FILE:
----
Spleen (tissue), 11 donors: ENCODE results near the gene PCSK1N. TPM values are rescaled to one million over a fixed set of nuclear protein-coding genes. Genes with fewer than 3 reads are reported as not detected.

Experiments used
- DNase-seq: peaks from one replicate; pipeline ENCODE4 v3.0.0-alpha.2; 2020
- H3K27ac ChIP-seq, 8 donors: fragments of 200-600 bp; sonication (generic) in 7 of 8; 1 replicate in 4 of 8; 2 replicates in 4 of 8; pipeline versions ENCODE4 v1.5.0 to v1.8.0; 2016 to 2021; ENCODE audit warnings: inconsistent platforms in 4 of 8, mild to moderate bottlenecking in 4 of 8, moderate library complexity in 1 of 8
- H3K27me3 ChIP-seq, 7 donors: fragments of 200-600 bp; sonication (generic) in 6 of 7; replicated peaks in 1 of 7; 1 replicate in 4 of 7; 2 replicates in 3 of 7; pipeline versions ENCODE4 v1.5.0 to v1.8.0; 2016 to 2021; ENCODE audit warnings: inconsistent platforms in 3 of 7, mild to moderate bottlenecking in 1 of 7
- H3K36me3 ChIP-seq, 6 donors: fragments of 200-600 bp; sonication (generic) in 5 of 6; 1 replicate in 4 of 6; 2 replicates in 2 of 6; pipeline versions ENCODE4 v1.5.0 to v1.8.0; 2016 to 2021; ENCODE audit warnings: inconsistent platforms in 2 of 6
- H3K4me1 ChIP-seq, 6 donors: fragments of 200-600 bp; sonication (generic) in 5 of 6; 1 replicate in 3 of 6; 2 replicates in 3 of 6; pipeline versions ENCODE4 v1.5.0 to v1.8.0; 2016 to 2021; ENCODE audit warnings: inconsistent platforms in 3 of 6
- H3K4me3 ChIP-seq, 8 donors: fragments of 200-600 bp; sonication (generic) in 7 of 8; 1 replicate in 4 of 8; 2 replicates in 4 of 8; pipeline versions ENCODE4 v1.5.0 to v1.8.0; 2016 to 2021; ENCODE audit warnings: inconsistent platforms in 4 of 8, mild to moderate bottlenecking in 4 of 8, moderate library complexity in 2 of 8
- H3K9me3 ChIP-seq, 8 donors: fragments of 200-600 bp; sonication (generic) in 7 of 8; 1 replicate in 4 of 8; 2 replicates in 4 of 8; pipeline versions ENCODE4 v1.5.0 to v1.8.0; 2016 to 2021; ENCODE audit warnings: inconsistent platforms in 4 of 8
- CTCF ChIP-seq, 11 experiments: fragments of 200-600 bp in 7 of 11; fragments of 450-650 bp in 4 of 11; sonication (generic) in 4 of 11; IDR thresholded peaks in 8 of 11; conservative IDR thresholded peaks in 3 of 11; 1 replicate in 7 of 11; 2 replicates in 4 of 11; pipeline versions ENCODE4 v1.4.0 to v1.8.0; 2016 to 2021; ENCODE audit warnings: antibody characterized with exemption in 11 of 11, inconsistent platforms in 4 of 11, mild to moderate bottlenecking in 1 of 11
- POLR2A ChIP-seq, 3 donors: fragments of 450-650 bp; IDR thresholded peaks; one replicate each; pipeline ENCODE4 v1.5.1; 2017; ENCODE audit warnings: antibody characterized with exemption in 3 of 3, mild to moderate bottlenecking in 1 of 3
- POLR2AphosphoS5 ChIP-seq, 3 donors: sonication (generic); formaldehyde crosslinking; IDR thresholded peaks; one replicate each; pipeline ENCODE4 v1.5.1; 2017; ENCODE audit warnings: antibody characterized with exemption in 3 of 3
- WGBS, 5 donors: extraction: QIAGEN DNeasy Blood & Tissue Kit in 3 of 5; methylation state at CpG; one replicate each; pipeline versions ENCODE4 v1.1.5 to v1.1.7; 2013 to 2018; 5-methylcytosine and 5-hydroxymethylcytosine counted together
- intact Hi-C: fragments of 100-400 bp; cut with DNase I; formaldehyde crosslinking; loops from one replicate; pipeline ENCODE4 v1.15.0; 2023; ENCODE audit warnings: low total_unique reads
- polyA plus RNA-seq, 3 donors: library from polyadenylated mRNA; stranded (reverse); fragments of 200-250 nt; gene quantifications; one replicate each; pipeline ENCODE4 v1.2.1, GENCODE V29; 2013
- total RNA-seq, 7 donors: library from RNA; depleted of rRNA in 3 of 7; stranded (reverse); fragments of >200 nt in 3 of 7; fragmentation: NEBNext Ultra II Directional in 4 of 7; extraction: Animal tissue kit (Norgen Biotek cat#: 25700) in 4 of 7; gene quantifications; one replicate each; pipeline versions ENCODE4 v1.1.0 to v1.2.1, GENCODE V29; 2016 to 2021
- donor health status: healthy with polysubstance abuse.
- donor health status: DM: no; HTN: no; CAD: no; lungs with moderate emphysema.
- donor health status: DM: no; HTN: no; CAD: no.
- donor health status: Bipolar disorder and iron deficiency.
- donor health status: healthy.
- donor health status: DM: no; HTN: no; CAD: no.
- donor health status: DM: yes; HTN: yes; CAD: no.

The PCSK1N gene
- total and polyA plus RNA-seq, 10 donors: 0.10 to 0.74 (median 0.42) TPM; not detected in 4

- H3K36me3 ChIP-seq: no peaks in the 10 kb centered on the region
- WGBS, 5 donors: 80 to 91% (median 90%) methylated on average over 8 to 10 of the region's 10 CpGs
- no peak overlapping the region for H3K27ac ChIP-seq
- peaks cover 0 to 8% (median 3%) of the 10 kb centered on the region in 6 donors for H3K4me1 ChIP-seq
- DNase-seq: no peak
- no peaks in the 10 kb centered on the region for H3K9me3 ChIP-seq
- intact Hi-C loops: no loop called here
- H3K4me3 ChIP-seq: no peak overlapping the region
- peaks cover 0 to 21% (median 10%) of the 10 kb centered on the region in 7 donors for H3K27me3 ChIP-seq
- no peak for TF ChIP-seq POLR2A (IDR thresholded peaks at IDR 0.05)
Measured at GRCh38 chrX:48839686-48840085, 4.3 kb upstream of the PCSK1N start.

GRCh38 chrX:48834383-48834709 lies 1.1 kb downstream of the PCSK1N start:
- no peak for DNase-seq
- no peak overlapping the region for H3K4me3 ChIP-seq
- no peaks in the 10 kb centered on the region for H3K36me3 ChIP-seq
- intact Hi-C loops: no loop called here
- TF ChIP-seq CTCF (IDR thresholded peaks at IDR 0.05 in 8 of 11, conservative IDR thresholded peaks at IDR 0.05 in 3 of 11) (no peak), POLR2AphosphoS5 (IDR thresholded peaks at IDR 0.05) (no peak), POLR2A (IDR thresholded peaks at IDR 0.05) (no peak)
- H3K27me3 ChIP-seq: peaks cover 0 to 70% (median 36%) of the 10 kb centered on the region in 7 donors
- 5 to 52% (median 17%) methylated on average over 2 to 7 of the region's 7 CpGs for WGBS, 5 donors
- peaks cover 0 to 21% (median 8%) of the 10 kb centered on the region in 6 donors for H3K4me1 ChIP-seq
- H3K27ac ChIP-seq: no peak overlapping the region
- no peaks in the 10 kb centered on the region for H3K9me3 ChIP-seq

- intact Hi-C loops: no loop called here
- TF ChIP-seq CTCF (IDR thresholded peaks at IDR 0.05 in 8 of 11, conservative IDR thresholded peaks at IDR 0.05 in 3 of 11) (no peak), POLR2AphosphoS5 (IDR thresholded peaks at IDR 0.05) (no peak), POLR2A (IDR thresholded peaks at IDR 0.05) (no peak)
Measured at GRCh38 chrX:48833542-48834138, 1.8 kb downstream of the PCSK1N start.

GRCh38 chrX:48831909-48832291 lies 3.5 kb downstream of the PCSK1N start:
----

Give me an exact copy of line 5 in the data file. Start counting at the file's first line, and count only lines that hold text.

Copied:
- H3K27me3 ChIP-seq, 7 donors: fragments of 200-600 bp; sonication (generic) in 6 of 7; replicated peaks in 1 of 7; 1 replicate in 4 of 7; 2 replicates in 3 of 7; pipeline versions ENCODE4 v1.5.0 to v1.8.0; 2016 to 2021; ENCODE audit warnings: inconsistent platforms in 3 of 7, mild to moderate bottlenecking in 1 of 7